Last week I have taken a tour through the Grinzing cemetery. It is located in a part of Vienna I hardly ever visit, though it is so very picturesque. One tavern follows the other, the Kahlenberg rises high so you look down onto the city. That is why I am not at all surprised that so many well-known names lie here. It is a marvellous last resting place.
The cemetery is at the end of a street called ‘An den langen Lüssen’. I have asked myself: “Sorry... what?” The guide explained that means something like ‘at the long lots’. My inner voice replies: “Well, sure. Hang on... what?” In the middle ages it was custom to assign everything – properties, houses, valuables – by lot. The Grinzing soil was divided into stripes and assigned to the farmers by lot. That is why I have been ‘an den langen Lüssen’.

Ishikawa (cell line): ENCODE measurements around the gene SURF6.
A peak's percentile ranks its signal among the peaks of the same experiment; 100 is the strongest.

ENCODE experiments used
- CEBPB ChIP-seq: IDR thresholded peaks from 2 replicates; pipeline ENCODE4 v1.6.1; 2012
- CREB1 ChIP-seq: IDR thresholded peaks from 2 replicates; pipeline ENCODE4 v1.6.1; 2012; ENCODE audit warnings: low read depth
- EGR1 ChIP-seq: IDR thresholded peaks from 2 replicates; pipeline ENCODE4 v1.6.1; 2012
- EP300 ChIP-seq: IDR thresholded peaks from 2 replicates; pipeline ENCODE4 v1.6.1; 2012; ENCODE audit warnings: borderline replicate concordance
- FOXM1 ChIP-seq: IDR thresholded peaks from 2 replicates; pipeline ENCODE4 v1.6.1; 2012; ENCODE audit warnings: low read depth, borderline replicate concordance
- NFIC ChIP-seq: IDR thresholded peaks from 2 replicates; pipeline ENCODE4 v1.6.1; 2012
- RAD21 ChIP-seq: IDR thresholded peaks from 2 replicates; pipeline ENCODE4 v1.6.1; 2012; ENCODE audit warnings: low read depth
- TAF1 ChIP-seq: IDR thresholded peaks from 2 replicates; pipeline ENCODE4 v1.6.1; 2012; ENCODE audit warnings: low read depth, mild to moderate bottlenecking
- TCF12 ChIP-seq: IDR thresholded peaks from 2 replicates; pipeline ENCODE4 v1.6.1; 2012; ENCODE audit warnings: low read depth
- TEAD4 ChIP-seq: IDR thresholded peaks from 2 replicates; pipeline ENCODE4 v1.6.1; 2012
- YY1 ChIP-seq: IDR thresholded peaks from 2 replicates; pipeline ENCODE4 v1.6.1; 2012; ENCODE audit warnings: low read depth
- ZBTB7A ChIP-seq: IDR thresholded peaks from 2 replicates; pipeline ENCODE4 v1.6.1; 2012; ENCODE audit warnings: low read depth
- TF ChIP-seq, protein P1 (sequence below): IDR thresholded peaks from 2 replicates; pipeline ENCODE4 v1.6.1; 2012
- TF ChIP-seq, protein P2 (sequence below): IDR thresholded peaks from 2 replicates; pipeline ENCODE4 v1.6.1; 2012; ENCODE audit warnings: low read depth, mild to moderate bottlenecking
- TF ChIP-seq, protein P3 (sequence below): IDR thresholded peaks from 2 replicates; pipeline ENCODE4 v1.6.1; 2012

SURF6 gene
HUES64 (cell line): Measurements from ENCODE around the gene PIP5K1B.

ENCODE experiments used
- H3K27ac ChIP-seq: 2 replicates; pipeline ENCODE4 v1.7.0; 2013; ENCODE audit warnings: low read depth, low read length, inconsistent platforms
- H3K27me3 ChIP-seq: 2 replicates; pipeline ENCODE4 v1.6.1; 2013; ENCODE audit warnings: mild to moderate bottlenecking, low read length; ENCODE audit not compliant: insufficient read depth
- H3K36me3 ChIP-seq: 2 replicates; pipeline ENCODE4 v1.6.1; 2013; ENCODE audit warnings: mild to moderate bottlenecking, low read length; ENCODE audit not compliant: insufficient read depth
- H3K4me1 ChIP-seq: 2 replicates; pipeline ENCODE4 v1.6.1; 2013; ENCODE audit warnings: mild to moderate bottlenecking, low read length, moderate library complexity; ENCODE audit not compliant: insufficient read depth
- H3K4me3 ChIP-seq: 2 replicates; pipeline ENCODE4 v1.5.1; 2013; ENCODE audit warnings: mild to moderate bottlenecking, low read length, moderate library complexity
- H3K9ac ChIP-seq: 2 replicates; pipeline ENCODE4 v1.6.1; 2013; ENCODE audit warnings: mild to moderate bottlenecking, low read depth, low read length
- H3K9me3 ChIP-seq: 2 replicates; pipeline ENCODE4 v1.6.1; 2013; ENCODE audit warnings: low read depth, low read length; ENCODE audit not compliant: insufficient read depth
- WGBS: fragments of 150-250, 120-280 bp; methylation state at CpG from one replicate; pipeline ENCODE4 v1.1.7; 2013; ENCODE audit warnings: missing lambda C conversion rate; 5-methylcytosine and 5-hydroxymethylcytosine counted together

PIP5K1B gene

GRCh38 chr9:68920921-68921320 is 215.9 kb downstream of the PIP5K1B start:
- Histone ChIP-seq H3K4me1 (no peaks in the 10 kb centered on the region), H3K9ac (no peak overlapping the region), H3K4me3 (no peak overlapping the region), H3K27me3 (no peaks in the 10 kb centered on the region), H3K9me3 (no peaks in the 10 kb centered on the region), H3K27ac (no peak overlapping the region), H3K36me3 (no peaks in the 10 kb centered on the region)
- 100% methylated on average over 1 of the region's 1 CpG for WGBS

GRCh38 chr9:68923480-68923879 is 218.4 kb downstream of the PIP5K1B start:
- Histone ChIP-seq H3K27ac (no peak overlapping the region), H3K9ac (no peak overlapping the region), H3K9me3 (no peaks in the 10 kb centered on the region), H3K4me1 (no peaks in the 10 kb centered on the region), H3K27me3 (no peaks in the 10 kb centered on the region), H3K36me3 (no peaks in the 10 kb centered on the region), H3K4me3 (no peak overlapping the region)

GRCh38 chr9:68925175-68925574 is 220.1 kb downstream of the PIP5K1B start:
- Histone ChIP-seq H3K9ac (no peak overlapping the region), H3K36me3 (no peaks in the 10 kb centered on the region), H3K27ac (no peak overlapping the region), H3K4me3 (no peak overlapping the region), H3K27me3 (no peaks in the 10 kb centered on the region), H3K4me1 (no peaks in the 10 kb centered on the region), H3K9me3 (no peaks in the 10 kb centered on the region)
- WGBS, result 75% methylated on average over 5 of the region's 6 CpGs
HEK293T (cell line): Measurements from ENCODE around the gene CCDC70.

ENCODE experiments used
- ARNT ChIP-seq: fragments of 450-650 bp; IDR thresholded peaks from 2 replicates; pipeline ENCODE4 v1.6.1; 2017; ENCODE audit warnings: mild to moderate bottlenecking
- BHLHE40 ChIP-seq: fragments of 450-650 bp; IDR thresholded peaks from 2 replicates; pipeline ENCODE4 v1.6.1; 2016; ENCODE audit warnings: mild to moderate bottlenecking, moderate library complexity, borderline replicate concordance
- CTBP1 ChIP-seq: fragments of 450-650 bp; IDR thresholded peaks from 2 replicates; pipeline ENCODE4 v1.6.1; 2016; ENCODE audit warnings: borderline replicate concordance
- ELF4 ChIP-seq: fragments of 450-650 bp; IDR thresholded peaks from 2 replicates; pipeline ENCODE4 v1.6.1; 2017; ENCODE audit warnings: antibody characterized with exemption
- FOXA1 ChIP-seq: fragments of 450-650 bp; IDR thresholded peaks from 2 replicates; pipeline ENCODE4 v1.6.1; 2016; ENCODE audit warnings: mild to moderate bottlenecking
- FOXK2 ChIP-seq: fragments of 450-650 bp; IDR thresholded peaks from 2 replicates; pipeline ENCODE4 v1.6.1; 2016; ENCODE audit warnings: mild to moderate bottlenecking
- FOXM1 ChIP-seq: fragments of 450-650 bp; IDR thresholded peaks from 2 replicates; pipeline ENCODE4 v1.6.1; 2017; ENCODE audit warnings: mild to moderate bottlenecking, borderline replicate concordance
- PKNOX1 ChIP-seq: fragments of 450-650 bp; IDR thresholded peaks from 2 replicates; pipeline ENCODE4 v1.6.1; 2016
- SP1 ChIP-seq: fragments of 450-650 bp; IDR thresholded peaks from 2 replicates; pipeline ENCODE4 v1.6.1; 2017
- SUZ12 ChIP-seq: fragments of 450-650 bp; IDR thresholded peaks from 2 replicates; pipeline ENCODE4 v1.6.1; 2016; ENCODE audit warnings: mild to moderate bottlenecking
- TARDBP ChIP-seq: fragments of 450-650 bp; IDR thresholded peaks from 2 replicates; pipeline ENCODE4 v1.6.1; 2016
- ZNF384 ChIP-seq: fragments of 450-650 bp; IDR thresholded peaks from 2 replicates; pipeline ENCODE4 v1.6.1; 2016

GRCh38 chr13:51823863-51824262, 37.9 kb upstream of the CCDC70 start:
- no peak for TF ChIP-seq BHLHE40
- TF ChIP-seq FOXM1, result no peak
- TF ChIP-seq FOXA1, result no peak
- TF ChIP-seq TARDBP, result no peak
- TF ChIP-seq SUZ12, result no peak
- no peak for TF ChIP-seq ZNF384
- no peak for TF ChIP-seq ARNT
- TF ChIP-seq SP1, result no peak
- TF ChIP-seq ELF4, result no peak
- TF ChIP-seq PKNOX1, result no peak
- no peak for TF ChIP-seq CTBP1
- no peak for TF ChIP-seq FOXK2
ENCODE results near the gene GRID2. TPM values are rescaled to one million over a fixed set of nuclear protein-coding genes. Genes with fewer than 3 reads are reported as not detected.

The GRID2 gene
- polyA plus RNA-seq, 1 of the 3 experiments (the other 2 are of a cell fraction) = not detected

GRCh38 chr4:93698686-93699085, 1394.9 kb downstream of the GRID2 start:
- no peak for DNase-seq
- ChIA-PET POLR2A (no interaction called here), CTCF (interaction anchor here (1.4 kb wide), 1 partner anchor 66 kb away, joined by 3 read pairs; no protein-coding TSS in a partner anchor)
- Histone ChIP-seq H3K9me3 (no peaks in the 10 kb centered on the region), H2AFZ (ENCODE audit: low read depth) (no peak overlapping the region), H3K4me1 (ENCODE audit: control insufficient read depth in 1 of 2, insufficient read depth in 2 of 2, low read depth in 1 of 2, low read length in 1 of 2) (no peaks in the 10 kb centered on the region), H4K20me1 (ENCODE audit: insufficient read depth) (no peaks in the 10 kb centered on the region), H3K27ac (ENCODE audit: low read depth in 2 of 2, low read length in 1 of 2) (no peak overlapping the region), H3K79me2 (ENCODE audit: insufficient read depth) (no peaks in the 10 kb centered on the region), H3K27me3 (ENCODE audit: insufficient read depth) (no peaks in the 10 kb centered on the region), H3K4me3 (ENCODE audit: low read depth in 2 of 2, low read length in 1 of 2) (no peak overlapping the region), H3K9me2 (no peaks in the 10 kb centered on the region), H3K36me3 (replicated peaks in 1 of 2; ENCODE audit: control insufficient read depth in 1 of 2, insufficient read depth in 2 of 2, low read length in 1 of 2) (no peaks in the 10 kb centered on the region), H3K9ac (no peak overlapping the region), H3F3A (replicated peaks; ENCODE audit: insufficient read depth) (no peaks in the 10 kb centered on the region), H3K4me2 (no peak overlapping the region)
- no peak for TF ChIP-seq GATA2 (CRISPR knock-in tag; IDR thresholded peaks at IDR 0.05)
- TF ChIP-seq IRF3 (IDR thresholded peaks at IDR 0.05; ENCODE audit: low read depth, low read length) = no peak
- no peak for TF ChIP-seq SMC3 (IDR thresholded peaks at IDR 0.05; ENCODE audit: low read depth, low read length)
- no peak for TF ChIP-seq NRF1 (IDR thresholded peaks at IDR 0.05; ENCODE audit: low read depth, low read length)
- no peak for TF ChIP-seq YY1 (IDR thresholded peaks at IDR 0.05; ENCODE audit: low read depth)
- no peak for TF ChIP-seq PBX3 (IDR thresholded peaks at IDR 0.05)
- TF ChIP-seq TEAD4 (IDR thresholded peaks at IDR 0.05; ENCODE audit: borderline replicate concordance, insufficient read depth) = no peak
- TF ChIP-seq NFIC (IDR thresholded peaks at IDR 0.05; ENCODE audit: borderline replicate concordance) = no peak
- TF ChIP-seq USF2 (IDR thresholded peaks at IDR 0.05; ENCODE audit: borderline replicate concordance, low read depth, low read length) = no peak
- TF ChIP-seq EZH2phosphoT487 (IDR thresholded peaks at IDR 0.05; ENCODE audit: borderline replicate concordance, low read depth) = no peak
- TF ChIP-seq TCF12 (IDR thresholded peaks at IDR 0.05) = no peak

The cemetery itself is a very quiet place and thanks to the sunshine it is also a place to take a time-out. On the gravestones you detect many artists’ names. Peter Alexander lies near by Thomas Bernhard. Gustav Mahler and his early deceased daughter is buried one grave row away from his widow, her latter husband and their early deceased daughter. Attila Hörbiger, Paula Wesely and Raoul M. Aslan have found their last resting place here, too.
The templish, monumental grave stones are remarkable as well. They form a gate into another world – a gate we all have to pass someday.
For me the Grinzing cemetery is an artistic-mystical place that invites to relax and sends you thoughts on a time travel.